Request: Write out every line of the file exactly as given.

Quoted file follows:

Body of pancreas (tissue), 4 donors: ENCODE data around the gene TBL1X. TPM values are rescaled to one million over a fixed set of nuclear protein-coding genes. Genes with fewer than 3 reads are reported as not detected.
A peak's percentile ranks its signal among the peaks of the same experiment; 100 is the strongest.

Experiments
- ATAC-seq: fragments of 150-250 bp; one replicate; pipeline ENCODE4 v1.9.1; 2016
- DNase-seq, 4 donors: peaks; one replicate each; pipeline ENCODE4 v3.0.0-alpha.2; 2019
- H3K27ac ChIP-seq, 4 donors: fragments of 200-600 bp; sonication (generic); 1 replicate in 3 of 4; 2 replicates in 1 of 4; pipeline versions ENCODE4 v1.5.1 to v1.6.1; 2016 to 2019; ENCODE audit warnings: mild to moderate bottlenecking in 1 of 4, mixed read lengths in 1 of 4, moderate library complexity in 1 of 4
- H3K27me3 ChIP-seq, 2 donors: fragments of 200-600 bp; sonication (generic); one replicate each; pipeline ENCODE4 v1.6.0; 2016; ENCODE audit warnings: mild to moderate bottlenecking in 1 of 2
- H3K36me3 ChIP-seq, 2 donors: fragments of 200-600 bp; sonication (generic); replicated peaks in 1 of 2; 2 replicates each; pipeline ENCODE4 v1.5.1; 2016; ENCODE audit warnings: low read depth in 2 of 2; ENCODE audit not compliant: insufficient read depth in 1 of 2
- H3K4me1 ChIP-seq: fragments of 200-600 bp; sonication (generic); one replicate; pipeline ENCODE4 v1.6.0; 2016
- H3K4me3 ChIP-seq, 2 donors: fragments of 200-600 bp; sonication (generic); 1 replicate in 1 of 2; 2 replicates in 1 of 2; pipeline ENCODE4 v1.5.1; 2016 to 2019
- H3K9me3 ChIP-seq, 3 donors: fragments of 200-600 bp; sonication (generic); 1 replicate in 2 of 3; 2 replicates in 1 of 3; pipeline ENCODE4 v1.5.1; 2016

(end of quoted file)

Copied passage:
Body of pancreas (tissue), 4 donors: ENCODE data around the gene TBL1X. TPM values are rescaled to one million over a fixed set of nuclear protein-coding genes. Genes with fewer than 3 reads are reported as not detected.
A peak's percentile ranks its signal among the peaks of the same experiment; 100 is the strongest.

Experiments
- ATAC-seq: fragments of 150-250 bp; one replicate; pipeline ENCODE4 v1.9.1; 2016
- DNase-seq, 4 donors: peaks; one replicate each; pipeline ENCODE4 v3.0.0-alpha.2; 2019
- H3K27ac ChIP-seq, 4 donors: fragments of 200-600 bp; sonication (generic); 1 replicate in 3 of 4; 2 replicates in 1 of 4; pipeline versions ENCODE4 v1.5.1 to v1.6.1; 2016 to 2019; ENCODE audit warnings: mild to moderate bottlenecking in 1 of 4, mixed read lengths in 1 of 4, moderate library complexity in 1 of 4
- H3K27me3 ChIP-seq, 2 donors: fragments of 200-600 bp; sonication (generic); one replicate each; pipeline ENCODE4 v1.6.0; 2016; ENCODE audit warnings: mild to moderate bottlenecking in 1 of 2
- H3K36me3 ChIP-seq, 2 donors: fragments of 200-600 bp; sonication (generic); replicated peaks in 1 of 2; 2 replicates each; pipeline ENCODE4 v1.5.1; 2016; ENCODE audit warnings: low read depth in 2 of 2; ENCODE audit not compliant: insufficient read depth in 1 of 2
- H3K4me1 ChIP-seq: fragments of 200-600 bp; sonication (generic); one replicate; pipeline ENCODE4 v1.6.0; 2016
- H3K4me3 ChIP-seq, 2 donors: fragments of 200-600 bp; sonication (generic); 1 replicate in 1 of 2; 2 replicates in 1 of 2; pipeline ENCODE4 v1.5.1; 2016 to 2019
- H3K9me3 ChIP-seq, 3 donors: fragments of 200-600 bp; sonication (generic); 1 replicate in 2 of 3; 2 replicates in 1 of 3; pipeline ENCODE4 v1.5.1; 2016